Graham intends to offer as an amendment competing legislation that would change the background check system, but not expand it.
Advocates are frantically lobbying a small and rapidly shrinking list of undecided senators from both parties who control the fate of the most ambitious gun control legislation to reach the floor in nearly 20 years.
Senate leaders spent Monday quietly working to set up a vote later this week on the proposal, which would require background checks for all private firearms sales over the Internet and at gun shows. Current law requires background checks only for commercial gun sales made through licensed dealers.
In the meantime, the spotlight swung to the handful of senators who are still evaluating whether to vote for or against the measure, cosponsored by West Virginia Democrat Joe Manchin III and Pennsylvania Republican Patrick J. Toomey. The measure will be voted on as the first amendment to broader legislation (S 649) that also would create new criminal penalties for gun traffickers and authorize $40 million a year for school security improvements.
Every senator’s vote will be critical as gun control supporters hope to push the proposal over the 60-vote threshold likely to be required. The measure appeared to have the public support Monday of at least 52 senators, including 49 Democrats and independents and three Republicans: Toomey, Susan Collins of Maine and Mark S. Kirk of Illinois.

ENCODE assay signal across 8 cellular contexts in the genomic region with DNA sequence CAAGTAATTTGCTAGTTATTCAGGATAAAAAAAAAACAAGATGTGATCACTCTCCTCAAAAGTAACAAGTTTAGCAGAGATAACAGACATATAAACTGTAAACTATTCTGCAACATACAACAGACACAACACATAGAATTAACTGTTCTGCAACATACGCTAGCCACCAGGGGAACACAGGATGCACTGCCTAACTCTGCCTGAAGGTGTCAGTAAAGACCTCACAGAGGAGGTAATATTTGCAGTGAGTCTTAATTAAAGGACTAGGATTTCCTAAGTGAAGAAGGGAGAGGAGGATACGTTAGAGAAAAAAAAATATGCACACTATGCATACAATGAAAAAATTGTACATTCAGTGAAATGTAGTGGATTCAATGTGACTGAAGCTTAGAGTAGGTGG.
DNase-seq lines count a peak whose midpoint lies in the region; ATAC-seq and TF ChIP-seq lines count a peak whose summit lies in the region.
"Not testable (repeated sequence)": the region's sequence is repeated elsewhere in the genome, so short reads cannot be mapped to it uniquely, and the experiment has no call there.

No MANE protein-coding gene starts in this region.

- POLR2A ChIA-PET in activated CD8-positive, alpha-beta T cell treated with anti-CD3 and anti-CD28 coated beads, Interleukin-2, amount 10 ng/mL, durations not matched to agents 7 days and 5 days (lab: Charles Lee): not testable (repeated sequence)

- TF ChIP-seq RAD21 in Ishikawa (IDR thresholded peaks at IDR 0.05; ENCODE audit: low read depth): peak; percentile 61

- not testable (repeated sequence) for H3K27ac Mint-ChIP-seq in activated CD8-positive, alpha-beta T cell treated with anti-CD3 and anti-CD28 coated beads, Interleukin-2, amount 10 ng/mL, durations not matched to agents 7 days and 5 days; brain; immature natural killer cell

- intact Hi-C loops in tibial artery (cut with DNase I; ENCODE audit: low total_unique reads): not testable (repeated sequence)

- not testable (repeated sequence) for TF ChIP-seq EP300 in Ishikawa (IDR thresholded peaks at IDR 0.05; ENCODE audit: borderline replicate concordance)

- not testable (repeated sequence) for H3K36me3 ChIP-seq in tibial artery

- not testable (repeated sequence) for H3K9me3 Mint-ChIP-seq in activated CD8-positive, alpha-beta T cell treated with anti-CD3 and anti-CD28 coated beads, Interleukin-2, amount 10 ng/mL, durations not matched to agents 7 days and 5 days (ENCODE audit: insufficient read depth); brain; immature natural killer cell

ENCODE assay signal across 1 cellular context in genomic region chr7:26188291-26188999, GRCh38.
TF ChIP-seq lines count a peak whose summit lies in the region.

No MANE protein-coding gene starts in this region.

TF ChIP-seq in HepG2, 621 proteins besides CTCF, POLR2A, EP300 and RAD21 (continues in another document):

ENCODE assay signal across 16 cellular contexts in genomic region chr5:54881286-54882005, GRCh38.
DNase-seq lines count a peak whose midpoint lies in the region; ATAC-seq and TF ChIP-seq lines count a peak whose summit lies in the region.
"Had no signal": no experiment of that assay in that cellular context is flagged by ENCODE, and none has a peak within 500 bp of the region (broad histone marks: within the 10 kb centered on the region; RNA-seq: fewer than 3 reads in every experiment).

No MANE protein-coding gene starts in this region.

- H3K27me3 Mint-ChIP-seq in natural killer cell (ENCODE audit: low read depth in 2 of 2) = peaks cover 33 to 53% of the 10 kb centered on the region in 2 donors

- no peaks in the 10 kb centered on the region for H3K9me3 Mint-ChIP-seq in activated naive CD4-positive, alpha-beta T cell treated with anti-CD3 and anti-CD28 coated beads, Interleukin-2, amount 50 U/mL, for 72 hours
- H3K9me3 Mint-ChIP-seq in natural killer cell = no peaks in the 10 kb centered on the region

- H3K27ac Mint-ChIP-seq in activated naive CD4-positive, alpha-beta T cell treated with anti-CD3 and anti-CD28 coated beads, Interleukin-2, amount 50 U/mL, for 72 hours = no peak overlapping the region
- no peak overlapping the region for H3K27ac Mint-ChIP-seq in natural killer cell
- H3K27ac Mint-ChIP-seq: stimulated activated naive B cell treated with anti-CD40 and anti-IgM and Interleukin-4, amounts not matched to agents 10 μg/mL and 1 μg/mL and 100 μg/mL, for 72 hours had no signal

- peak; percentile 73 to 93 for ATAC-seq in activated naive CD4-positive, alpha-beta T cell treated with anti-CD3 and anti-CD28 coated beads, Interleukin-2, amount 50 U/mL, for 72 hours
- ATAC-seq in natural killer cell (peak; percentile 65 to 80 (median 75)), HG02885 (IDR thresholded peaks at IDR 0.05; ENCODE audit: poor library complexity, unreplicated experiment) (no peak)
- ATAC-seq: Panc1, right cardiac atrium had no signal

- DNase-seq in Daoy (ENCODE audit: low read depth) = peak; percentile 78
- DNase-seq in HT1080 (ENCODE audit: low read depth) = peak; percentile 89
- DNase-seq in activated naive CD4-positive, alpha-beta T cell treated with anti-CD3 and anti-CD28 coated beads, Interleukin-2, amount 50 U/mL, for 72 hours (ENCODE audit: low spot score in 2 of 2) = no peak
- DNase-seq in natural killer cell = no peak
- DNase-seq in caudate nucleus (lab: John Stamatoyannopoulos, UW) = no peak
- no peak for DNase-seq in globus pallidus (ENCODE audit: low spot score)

One Democrat who had been a holdout, Jon Tester of Montana, said Monday night he had read the amendment and would support it.
But the task of finding an additional eight senators to support the plan appeared to grow more daunting for gun control supporters Monday. Several previously undecided Republicans — including Bob Corker of Tennessee, Lindsey Graham of South Carolina, John Hoeven of North Dakota and Johnny Isakson of Georgia — announced Monday that they either oppose the amendment or are very likely to oppose it.
Senate Majority Leader Harry Reid, D-Nev., signaled that Democrats are still rounding up votes as he declined to file cloture on the amendment and instead said he was negotiating with Republicans to come to a mutual agreement. Democratic leaders initially hoped to vote on the Manchin-Toomey plan Tuesday.
Rep. Elijah Cummings, D-Md., right, hugs Harold Schaitberger, General President of the International Association of Fire Fighters, after the Congressman spoke at the IAFF's Legislative Conference General Session at the Hyatt Regency on Capitol Hill, March 9, 2015. The day featured addresses by members of Congress and Vice President Joe Biden.